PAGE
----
Should You Keep Shrimp And Honey Gourami In The Same Tank?

Honey gourami and shrimp can coexist in the same aquarium, though honey gourami might eat baby shrimplets, making them unsuitable for shrimp breeding tanks.

Honey gourami are one of my favorite fish, and it’s great to see their popularity increasing within the fish-keeping hobby.

I am also a huge fan of shrimp due to their algae-eating capabilities. The popularity of both Amano shrimp and cherry shrimp has risen significantly over the past few years.

As interest in these species grows, more people are asking about keeping honey gourami and shrimp together in the same tanks.

To address this, I decided to publish this article sharing my experiences of keeping various types of shrimp with my honey gourami, as much of the information I’ve seen on social media is incorrect.

Can You Keep Honey Gourami With Shrimp?

Keeping honey gourami and shrimp
A Honey Gourami With An Amano Shrimp

You can safely keep honey gourami with various shrimp types in the same aquarium without issue.

Honey gourami are one of the smaller fish from the gourami family, maxing out at around two inches in length, similar in size to a fully-grown Amano shrimp.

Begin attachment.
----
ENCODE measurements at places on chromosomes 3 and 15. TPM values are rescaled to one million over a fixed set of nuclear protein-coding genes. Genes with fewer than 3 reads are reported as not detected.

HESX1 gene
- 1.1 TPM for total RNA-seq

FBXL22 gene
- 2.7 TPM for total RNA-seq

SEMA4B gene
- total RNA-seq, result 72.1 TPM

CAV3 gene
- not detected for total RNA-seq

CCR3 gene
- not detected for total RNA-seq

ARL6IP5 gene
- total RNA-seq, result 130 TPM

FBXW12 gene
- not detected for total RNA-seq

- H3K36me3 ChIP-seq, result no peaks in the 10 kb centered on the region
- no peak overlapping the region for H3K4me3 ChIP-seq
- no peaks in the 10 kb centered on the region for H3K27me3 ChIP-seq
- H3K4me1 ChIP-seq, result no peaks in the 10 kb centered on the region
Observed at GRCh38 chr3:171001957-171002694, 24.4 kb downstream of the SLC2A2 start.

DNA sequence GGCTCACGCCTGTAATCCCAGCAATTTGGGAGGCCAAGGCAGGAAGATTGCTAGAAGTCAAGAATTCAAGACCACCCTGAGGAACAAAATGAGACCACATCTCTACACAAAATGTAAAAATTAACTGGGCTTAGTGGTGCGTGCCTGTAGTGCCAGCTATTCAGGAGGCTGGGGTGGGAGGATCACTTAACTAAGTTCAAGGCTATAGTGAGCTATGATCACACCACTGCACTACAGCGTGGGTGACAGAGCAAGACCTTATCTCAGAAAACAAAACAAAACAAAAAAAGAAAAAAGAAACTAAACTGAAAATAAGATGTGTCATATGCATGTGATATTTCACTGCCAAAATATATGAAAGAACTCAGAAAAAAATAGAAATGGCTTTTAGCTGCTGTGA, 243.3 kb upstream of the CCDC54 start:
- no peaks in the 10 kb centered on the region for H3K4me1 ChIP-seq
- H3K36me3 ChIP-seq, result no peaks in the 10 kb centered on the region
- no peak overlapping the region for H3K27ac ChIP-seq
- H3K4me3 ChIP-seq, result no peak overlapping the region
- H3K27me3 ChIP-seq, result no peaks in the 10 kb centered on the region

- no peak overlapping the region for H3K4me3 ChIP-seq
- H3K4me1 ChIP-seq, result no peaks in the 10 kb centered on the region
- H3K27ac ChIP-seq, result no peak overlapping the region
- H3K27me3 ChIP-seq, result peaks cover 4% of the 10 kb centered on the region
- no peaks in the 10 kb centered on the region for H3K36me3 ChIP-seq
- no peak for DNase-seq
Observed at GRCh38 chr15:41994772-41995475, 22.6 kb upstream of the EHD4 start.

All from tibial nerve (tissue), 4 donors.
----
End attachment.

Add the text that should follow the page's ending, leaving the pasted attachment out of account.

Even juvenile Amano shrimp are too large for a honey gourami to eat, and adult cherry shrimp and other types of Neocaridina are also too large.

I avoid keeping ghost shrimp in my tanks because whisker shrimp are often mistakenly sold as ghost shrimp, and they can prey on the fish in the tank.

For example, a recent Reddit thread described someone accidentally adding fish to a tank with whisker shrimp, thinking they were ghost shrimp, resulting in all the fish being eaten within 24 hours.

Therefore, I recommend against adding ghost shrimp to your honey gourami tank unless you are certain they are one of the safe species. However, Amano shrimp and cherry shrimp are safe to keep with honey gourami.

Keeping Honey Gourami With Amano Shrimp

Honey Gourami And Amano Shrimp
Honey Gourami And Amano Shrimp

Honey gourami and Amano shrimp can thrive in the same aquarium, as Amano shrimp are too large for honey gourami to eat.